Through our limited work experiences, my friends and I have all been occasional victims to the menial labor at the bottom of the totem pole. It's hard to go from managing your own schedule and writing papers of your own analytical thoughts to coordinating meetings for others and not really having a say, one way or the other. While the thrill of being young and on your own in the Big City can temporarily push back the tide of unhappiness, the office can get to us all, and we could all use some help from time to time, to take our minds off the chores of the day.
One obvious way to keep energy and spirits from sinking lower than the Patriots Super Bowl after party (18-1! 18-1!) is music. With offices nationwide shedding the more severe appearances of formality, listening to music at one's desk has become an accepted way to alleviate stress. And while it may be a given that listening to pop songs will enliven any day where the bulk of time is spent in front of a humming business class Dell Optiplex, I am nothing if not unyielding in pursuit of contentment, and my search, as well the experiences of coworkers and peers, has brought forth a variety of options for rocking out mid-day.
Of course youtube is a great place to start. Not only in breadth of options, but also for specific requests. The possibilities are astounding. If you're in the mood to hear, say, Stevie Winwood's "Higher Love," you can watch the original music video from 1986, a clip from something called the 1988 "Roll with it" tour, and even a puppet lip-synching for Stevie. Of course, this is also the dangerous element YouTube carries with it: the potential for full hours of the day being sucked into an amateur video playpen. You start off looking for a Bruce Springsteen song and 30 minutes later you're watching highlights of the 1994 Rangers playoffs, captivated by a 30-second audio-less clip of Stephane Matteau scoring on Martin Brodeur. A search for Dire Straights leads to watching "Brothers in Arms" play over the last six minutes of The West Wing season 2. Finally you rise from your stupor, it's 4:15, there are 20 unread e-mails and the message light is blinking on your phone.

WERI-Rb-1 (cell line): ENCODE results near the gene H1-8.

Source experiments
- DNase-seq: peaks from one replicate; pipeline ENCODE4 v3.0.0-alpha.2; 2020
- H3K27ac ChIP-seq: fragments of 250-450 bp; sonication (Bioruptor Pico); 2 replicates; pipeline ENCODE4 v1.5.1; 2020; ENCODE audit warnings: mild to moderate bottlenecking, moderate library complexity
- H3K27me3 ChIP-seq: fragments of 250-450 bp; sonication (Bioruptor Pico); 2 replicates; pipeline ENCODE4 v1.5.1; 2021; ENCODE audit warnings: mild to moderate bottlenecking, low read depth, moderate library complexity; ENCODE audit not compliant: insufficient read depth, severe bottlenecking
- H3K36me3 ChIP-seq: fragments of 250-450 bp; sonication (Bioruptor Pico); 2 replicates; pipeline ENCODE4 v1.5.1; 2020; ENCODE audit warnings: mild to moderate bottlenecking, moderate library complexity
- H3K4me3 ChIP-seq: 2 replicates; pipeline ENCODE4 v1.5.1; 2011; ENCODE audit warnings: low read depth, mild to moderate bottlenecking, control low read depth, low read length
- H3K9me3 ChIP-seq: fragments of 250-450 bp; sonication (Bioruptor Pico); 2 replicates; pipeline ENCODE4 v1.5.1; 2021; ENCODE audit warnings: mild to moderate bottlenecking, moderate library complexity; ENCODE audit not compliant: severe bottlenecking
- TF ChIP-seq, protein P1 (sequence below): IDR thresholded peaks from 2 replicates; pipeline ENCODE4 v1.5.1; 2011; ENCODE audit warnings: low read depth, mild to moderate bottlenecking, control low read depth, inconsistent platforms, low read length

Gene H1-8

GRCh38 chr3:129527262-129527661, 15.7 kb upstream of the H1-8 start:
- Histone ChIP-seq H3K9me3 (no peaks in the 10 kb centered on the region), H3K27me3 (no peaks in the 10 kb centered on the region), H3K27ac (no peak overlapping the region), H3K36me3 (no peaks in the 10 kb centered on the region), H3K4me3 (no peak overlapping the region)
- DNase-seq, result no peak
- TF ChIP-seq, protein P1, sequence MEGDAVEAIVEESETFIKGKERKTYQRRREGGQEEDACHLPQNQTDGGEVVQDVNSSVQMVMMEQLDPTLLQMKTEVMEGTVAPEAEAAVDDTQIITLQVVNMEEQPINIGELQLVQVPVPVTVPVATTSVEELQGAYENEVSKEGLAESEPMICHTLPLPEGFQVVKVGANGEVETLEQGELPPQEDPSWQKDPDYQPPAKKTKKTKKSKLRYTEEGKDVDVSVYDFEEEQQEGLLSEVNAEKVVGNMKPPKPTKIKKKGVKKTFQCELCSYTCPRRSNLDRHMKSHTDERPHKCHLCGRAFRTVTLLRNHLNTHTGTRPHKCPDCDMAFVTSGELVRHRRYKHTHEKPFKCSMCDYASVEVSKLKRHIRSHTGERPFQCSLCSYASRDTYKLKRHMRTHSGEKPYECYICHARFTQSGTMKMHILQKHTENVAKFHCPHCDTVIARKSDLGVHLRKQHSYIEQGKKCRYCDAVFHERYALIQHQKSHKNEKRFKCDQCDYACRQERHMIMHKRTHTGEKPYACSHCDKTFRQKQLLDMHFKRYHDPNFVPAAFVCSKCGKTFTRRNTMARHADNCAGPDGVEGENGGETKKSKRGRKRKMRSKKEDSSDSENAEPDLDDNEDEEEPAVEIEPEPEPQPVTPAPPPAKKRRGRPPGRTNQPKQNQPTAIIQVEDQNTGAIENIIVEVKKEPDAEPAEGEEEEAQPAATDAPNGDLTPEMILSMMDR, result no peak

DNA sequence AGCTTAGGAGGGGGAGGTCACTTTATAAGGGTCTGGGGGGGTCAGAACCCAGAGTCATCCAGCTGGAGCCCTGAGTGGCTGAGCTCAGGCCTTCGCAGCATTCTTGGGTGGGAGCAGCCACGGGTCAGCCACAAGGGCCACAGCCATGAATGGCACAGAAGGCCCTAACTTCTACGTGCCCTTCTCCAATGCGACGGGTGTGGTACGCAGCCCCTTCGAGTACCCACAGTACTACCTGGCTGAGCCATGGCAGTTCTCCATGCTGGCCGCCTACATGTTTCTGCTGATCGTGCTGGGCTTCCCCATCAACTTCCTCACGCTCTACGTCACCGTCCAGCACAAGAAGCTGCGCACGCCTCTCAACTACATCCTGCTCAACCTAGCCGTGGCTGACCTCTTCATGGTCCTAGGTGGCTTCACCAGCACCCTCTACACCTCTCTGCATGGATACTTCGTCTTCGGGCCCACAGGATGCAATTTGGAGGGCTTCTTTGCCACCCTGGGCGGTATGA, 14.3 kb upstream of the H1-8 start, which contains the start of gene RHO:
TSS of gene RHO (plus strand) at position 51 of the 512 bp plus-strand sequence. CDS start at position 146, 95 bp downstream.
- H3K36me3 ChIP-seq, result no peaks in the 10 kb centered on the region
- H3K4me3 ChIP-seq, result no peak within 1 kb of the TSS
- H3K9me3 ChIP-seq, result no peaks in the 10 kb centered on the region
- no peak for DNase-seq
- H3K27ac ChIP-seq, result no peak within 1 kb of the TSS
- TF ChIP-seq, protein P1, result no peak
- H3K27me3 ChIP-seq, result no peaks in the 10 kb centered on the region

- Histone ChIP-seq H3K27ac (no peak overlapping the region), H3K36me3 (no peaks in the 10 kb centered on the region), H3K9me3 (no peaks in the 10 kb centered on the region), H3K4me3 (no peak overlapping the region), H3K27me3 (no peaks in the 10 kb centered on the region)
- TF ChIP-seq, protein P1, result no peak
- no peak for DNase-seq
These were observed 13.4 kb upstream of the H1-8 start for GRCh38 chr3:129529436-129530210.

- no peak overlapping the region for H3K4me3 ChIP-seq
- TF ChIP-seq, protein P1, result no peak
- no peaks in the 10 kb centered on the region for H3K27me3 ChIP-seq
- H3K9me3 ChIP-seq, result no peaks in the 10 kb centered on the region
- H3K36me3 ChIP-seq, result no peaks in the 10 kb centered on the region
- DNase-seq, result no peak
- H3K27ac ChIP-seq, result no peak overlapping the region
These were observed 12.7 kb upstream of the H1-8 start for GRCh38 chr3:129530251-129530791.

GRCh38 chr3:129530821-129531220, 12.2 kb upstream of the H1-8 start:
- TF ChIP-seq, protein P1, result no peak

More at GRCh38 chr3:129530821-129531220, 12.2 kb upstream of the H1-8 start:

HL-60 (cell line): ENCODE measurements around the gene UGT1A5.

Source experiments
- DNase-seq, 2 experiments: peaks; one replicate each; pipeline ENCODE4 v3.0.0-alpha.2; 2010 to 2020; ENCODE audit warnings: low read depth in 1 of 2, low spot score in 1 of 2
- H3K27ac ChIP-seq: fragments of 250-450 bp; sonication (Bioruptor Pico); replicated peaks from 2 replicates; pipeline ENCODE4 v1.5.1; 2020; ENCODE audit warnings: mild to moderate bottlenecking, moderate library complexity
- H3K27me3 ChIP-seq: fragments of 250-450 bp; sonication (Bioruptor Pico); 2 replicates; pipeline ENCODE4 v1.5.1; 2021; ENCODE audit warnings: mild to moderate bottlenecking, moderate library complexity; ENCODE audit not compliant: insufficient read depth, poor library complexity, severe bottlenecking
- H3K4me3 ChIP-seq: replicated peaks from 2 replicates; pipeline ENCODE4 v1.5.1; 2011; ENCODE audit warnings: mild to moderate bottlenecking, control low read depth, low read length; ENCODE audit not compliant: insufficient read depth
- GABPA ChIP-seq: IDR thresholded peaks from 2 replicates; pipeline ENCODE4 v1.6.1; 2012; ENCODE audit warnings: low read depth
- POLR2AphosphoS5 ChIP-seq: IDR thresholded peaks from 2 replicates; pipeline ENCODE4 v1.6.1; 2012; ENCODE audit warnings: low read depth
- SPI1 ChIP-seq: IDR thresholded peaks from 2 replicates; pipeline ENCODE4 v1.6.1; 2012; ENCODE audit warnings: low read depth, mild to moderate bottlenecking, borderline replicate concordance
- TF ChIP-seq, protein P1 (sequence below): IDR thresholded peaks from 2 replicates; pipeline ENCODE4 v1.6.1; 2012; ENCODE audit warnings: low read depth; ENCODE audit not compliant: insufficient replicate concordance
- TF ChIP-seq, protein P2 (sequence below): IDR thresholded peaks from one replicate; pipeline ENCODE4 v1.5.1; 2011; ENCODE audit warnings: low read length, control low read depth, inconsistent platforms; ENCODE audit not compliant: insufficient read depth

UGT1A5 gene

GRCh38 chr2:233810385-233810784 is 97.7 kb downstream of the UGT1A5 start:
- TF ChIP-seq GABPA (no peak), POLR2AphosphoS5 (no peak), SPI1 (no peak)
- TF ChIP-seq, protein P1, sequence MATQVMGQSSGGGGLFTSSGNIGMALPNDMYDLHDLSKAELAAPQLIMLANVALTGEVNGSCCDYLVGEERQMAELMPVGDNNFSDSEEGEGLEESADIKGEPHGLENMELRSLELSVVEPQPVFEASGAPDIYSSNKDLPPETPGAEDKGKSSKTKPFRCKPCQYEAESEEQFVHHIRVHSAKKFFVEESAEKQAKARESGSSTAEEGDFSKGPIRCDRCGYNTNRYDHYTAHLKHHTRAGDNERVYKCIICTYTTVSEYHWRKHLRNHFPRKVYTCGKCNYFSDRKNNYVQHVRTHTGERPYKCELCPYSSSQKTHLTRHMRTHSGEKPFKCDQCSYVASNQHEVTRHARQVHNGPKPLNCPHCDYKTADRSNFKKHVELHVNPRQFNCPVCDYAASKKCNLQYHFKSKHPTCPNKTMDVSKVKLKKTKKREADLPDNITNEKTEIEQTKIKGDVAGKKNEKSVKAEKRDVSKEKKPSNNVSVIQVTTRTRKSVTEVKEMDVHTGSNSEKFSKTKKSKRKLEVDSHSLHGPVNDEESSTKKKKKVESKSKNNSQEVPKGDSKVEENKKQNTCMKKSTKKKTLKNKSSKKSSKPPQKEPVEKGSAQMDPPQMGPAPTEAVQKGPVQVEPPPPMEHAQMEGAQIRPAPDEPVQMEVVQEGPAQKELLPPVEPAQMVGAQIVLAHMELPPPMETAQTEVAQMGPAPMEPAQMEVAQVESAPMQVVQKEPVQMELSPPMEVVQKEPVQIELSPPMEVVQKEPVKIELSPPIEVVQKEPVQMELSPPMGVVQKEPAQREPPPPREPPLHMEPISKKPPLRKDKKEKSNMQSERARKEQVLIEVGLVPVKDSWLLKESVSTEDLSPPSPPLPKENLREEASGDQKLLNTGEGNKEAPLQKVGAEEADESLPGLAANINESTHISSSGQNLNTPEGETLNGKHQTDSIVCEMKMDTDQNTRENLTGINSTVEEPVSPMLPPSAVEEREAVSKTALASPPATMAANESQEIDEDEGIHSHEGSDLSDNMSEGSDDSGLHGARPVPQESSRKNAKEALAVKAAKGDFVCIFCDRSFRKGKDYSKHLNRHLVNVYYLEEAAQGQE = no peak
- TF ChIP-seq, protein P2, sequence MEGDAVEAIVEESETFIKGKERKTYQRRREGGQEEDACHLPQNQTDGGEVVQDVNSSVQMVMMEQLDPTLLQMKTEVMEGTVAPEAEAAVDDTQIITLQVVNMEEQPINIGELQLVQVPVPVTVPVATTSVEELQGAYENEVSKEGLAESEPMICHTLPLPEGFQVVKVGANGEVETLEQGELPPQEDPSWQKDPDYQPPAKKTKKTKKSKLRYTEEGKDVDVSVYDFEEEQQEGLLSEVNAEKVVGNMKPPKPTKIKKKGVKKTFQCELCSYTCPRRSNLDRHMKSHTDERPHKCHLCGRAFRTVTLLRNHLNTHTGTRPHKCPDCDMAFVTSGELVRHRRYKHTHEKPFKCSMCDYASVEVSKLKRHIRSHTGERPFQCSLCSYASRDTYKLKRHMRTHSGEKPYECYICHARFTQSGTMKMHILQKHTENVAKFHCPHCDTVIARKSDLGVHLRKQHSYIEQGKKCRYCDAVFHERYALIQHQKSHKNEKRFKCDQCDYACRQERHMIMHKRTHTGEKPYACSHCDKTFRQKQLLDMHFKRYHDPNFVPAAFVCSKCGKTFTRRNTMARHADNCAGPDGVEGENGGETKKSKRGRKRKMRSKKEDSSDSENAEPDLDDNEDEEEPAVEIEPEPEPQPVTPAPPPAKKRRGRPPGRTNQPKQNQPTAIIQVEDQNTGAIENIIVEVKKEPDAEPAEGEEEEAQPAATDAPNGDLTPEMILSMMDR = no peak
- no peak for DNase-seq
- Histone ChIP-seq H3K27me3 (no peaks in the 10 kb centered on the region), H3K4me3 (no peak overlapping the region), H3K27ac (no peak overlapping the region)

When looking for a long-distance music companion, the website falls short. Not only does it require constant attention to keep the hits coming (by selecting another video), the amateur nature consistently falls short. While some people may like to watch three teenage girls from Minnesota choreograph a dance to some wildly inappropriate hip-hop song, I'd prefer to put on the real thing, and, hate to say it, get back to work. Quality control is also lacking; I once found a video that promised David Byrne and the Arcade Fire playing "This Must Be The Place (Naïve Melody)", only to discover a grainy hand held job that sounded like someone calling from inside a loud bar. Of course I then spent 20 minutes looking for a better version with no luck.